Core Brewing & Distilling Co. came onto the scene in 2010. Its founder was out to conquer the world from the beginning. Backed by investors, dominating the local market and growing beyond Arkansas was his objective. By 2016 Core beer was being shipped to several surrounding states.
“I went as far as Atlanta and fell flat on my face,” said Core, referring to the lack of success in out-of-state markets.
Despite the setbacks Core kept pushing ahead.
The high-water mark for the brewery was 2018, when Core produced 4,800 barrels of beer and was the second-largest beer maker in the state. Much of the product was being sold in Core-branded pubs located throughout Arkansas. However, operating retail outlets proved to be more nuisance than advantage for the brewery.
The following year Core closed its pubs in Bentonville, Rogers, Springdale, and Fayetteville. Pubs in other cities were also closed, or otherwise sold to private parties.
“Getting out from under the pub model allowed us to do what we do well, which is make beer and develop strategic partnerships,” said Core.
Output dipped to 3,468 barrels in 2019, dropping the brewery from second-largest producer in Arkansas to fourth place.
2019 was also the year Scarlet Letter was born.
Scarlet Letter is a spiked seltzer. According to Core, it’s brewed like a beer (using malted barley) and ultra-filtered to obtain its crystal-clear appearance. Unlike seltzers that are made by fermenting cane or other simple sugars, Core’s version does not claim to be gluten-free.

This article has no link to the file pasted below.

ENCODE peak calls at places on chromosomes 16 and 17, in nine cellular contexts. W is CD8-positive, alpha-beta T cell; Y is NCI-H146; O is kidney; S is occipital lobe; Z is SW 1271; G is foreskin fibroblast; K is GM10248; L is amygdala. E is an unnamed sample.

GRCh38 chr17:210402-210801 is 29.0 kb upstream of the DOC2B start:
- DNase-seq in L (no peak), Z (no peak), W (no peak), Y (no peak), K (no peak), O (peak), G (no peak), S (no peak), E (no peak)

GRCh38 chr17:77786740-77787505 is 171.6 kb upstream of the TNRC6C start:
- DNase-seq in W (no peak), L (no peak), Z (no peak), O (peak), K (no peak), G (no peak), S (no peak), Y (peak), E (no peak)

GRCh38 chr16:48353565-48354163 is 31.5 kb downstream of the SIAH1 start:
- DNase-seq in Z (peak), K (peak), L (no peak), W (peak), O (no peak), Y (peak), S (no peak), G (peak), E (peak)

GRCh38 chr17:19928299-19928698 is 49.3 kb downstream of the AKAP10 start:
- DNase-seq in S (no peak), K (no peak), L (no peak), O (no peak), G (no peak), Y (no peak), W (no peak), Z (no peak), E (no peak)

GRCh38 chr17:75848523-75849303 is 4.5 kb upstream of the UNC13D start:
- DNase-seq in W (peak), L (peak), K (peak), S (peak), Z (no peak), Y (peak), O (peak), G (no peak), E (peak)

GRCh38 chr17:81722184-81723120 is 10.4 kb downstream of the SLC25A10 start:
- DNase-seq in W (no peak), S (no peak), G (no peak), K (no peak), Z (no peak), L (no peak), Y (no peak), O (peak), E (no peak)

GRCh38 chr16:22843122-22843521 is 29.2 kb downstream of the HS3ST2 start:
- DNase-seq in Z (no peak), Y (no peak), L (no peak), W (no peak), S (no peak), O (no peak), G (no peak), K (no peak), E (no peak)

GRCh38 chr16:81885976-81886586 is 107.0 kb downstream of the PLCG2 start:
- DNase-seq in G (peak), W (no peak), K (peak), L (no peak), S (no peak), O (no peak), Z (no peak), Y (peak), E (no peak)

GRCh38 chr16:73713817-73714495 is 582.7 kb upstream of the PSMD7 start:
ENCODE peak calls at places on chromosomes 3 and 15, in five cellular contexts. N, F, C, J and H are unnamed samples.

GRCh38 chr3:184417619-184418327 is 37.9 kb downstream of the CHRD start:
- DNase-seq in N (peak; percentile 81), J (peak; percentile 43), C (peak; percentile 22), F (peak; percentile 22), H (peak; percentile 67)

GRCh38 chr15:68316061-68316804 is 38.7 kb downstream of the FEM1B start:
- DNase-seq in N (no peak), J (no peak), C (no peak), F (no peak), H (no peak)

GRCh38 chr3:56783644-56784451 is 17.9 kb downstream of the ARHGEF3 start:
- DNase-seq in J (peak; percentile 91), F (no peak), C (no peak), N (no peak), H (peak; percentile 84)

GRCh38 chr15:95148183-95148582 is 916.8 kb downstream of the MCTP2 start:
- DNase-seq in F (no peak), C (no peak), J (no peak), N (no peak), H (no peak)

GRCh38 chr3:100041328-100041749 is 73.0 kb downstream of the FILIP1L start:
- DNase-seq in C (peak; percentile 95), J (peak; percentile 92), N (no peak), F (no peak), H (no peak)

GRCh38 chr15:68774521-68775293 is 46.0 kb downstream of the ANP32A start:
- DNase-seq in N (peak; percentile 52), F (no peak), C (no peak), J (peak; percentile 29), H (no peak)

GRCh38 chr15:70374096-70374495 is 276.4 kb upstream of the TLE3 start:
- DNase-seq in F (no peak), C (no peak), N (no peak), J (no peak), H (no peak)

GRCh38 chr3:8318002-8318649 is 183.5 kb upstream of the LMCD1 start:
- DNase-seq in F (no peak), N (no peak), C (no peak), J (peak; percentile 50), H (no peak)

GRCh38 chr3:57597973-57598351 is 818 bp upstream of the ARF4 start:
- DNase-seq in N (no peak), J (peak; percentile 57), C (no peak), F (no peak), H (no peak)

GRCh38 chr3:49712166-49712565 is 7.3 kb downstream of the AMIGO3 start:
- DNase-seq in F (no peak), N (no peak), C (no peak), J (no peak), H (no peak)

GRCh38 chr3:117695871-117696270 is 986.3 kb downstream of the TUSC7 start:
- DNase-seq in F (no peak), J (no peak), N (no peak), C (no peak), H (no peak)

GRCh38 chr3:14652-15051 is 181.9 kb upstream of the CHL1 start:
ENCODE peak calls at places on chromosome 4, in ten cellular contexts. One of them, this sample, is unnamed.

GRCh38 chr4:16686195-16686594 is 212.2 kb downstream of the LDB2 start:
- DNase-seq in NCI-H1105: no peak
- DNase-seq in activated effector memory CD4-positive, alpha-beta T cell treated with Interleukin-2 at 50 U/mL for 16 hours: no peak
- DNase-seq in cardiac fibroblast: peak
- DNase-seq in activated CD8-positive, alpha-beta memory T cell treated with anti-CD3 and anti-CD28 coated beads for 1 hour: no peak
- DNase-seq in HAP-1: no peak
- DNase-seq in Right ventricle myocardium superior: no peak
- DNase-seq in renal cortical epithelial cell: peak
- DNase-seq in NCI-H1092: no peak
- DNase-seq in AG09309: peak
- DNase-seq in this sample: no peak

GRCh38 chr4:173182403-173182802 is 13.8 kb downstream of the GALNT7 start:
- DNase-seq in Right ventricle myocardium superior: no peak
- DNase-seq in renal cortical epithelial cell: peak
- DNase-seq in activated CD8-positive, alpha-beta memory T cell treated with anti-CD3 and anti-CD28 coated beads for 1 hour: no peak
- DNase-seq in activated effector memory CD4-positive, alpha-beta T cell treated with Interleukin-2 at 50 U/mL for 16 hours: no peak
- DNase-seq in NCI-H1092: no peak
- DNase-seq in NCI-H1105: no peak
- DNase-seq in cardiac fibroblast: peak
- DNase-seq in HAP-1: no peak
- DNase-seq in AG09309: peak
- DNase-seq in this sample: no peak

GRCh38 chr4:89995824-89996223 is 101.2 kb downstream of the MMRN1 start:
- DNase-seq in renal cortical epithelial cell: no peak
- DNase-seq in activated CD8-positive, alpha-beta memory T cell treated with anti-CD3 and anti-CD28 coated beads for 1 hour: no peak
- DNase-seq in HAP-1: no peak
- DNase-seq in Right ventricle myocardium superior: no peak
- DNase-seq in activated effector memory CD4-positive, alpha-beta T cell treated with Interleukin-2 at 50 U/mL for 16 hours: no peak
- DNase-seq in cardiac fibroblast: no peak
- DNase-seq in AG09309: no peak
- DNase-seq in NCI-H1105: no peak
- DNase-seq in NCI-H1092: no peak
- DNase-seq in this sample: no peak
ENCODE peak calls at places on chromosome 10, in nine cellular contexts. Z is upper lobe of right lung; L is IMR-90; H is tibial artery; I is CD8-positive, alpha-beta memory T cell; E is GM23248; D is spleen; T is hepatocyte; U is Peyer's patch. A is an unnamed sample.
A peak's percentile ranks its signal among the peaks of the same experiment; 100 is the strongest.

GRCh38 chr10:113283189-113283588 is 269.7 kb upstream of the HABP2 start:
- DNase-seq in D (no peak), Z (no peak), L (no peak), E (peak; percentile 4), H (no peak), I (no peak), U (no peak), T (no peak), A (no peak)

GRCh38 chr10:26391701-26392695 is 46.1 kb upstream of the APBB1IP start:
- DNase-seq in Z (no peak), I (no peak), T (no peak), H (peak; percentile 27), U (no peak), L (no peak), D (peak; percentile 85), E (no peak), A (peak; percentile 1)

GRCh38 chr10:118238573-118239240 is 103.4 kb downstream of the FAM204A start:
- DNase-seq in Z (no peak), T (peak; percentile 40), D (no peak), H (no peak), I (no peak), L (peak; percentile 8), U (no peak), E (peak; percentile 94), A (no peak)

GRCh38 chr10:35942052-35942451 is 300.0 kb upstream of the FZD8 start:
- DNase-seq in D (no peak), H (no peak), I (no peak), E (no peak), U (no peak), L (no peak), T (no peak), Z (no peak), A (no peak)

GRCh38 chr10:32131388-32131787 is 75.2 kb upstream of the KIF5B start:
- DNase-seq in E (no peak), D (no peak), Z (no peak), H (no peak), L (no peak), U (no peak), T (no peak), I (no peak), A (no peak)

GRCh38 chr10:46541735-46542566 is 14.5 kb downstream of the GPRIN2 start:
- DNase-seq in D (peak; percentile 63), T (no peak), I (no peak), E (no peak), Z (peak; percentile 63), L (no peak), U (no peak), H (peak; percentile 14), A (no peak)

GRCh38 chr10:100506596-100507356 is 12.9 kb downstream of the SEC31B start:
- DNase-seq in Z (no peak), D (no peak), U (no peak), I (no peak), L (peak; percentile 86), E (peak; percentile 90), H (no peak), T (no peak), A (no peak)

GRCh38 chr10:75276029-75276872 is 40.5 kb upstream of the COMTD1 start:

Seltzer was once thought to be a passing fad, yet sales are skyrocketing year-over-year. Goldman Sachs estimates global sales will reach $30 billion by 2025.
Needless to say, Core got into the seltzer game at the right time.
One advantage the brewery had when launching Scarlet Letter was a German canning line that was installed in 2016.
“It took our canning capacity from nine cans per minute with about 10% waste up to 262 cans per minute with less than 1% waste,” said Core.
Despite the speed and efficiency of the canning line, Core learned from previous mistakes and launched Scarlet Letter a bit more cautiously.
“We started off in a few liquor stores and did a few tastings,” he said. “We learned that the shotgun approach doesn’t work. From now on we’ll start small and sell out, grow some and sell out again.”
Even with the conservative approach, sales of Scarlet Letter exploded. It’s now a common sight at retailers throughout the region. It’s also being distributed to Missouri, Kansas, Iowa, Oklahoma, and Colorado.
Packaging has become a key capability at Core, and it proved to be an advantage during the onset of COVID-19. The virus had a devastating impact on bar and restaurant accounts, but according to Core, the brewery’s total sales were still up an astonishing 100% in 2020.
The rise in sales came on the back of Scarlet Letter. The hard seltzer now represents 75% of Core’s total production output.
That doesn’t mean beer has lost its place at Core. According to the founder, the brewers are experiencing a sense of freedom now that seltzer money is buoying the broader business.
“Scarlet Letter is paying the bills right now,” said Core. “So, we pulled back on a lot of the mainstream stuff and let them do what they do best.”
Core was referring to the brewers’ penchant for making bold taproom-only and small batch beers intended for limited distribution.
Recent examples include Abundance of Rain (a double hazy IPA), Falling Ladders (a “blueberry cobbler” kettle sour), and a barleywine aged in Maker’s Mark barrels. Known as Batch 01, it weighs in at a massive 14% ABV.
The canned lineup you’re used to seeing at beer and grocery stores — which includes Arkansas Lager, Dickson St. IPA, and others — is still in the market. It’s just that brewing the one-offs has rekindled an old feeling — one first felt in 2010.
“We’re having fun again,” said Core.